"I'm awful sorry Pa. I just wanted to get even with that vet. It was him, not you! Will you forgive me?"
"Get even with the vet?" I asked.
"I'm sorry Pa! I'm sorry." Mark laid his head on me and started to cry.
"Vengeance is mine sayth the Lord," I said.
Micah had locked Faye up. I told him I wouldn't press any charges. Micah didn’t agree with me. He felt he should learn a lesson. “He’s not a criminal,” I stated. “He’s learned somethin’ already.” I looked at Mark. “And I think Mark has too.” Mark didn’t look to pleased with himself right now.
Mack wanted to talk to Faye before Micah released him.
Faye knew it was Mack when he came in. He stood up and faced Mack. “This time it’s really you. How could I have been mistook?” Mack wondered why Faye wanted to kill him. Bitterly, Faye answered with a question. “Why did you wanna blind me, John?”
“Blind you?” Mack asked. “The bark solution. Faye, I’m a pharmacist. I could tell you were losing your eyesight. The eye drops were just to sooth you.”
“Sooth me?” Faye snapped. “While you got round my sweet woman!”
Faye knew she would have been willing to marry him blind. Mack agreed she would have if she had known in time. “But Faye, I don’t…think you could have done that to her.” Faye called Mack a liar. “I never touched her or spoke to her, even looked at her, except in loving kindness. I swear that. She died in childbirth. At least you’re spared the blame of that.” Faye had trouble believing him from behind bars. Mack unlocked the cell. “It’s open, Faye.”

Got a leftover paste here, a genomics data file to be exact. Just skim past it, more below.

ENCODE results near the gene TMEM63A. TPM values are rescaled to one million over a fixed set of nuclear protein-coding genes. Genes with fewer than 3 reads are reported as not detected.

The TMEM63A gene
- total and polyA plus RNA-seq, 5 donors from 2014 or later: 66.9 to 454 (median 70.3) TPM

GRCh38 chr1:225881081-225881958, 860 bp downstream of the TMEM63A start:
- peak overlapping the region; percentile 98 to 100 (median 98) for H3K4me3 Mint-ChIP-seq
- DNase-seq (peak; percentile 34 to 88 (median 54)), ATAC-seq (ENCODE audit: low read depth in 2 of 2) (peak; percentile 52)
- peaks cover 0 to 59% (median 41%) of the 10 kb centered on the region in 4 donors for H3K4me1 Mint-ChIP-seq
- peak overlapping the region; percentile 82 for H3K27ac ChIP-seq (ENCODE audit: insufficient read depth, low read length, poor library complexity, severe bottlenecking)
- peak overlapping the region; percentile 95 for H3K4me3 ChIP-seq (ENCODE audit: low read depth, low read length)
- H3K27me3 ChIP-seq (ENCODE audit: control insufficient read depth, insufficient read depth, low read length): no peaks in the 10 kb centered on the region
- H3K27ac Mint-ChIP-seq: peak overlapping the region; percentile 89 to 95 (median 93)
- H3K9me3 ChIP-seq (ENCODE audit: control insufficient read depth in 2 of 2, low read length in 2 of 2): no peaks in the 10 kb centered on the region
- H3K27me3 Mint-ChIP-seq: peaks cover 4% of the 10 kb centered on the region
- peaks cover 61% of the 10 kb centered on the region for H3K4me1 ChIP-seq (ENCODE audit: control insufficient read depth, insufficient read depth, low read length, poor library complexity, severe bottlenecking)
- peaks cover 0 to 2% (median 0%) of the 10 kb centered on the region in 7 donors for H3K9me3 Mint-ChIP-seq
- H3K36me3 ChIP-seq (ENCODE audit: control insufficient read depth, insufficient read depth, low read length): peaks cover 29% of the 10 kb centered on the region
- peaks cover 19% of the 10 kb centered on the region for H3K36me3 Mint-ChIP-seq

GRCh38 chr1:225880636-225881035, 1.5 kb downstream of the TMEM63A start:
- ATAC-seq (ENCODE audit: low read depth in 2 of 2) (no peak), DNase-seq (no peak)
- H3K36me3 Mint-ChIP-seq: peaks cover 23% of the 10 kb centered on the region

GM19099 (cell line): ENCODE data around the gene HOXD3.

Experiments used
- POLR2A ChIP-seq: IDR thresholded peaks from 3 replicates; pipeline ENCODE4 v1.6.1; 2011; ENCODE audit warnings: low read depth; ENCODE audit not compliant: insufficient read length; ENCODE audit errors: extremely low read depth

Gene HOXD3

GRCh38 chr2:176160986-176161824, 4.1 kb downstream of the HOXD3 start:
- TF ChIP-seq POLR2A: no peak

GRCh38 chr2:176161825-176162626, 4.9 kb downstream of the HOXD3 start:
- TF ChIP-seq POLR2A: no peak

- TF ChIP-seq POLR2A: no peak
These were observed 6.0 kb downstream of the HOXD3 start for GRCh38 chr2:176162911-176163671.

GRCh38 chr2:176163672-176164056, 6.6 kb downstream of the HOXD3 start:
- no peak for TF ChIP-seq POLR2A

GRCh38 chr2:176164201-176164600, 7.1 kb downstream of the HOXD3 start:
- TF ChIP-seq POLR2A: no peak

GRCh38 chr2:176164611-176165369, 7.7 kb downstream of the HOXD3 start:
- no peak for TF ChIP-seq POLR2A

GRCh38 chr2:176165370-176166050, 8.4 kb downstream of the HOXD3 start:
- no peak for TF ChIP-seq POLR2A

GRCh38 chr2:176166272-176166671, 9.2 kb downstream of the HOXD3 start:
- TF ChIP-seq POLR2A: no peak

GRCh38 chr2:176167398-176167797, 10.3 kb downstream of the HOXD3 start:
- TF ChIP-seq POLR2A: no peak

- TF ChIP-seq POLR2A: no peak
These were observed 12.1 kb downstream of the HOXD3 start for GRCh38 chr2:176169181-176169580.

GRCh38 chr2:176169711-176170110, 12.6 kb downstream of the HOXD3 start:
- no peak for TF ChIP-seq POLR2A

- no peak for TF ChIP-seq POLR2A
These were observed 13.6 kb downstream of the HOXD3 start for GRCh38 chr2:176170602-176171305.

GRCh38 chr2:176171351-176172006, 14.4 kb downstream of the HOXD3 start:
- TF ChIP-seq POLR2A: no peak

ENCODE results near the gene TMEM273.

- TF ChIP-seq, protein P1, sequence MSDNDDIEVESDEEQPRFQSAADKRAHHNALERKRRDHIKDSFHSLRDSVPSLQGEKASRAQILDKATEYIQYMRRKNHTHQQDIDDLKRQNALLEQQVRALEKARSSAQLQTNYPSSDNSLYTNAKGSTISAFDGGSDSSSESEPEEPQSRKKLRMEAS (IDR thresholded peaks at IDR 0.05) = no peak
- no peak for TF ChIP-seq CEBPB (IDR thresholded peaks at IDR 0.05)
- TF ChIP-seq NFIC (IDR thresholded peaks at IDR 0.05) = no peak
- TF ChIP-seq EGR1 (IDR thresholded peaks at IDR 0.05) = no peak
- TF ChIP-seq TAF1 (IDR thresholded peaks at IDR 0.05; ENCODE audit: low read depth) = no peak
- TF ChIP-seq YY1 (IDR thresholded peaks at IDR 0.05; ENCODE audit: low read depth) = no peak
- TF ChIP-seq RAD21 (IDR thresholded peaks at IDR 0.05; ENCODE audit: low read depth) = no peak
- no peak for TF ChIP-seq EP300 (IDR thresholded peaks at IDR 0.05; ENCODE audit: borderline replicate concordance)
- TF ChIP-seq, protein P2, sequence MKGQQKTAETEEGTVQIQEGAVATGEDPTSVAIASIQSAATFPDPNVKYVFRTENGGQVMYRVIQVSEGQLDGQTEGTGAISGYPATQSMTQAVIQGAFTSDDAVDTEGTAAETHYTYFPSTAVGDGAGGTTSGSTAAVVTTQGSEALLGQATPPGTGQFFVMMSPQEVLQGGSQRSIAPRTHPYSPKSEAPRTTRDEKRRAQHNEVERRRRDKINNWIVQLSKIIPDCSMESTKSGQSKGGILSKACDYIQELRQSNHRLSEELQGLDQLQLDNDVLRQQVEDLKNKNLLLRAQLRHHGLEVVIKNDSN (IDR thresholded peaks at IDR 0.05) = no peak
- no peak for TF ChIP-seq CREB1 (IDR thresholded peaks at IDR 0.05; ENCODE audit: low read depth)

Faye stepped out. He laid his hands on Mack’s chest. Then he grabbed him and shoved him against the bars. But then he softened. He laid a hand against Mack’s chest and bursted into tears. He wept as he laid his head on Mack’s shoulder.
Mack led Faye out of the jail and into the street.
"John? Just one thing. Why is it that you never marked her resting place?"
"I hoped that you might help with the inscription,” Mack answered.
"I guess there ain't but one good enough for her," Faye declared.
"I am the Rose of Sharon, the Lilly of the Valley." Mack turned around. "Are you there folks? Could you lend me a minute? I got a little song for you tonight. Now hear the blind man. I said to my kind old friend that his heart was a black gila monster, but that monster was in my own darkness."
Faye then started to sing Battle Hymn of the Republic and the town joined in. I came up behind Mark and laid a hand on his shoulder. He turned and looked at me. I gave him a small smile. We had our own battle to work through now. We started on our way home so we could work on it…together.
♫ "Battle Hymn of the Republic"
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Romans 12:19 Dearly beloved, avenge not yourselves, but rather give place unto wrath: for it is written, Vengeance is mine; I will repay, saith the Lord.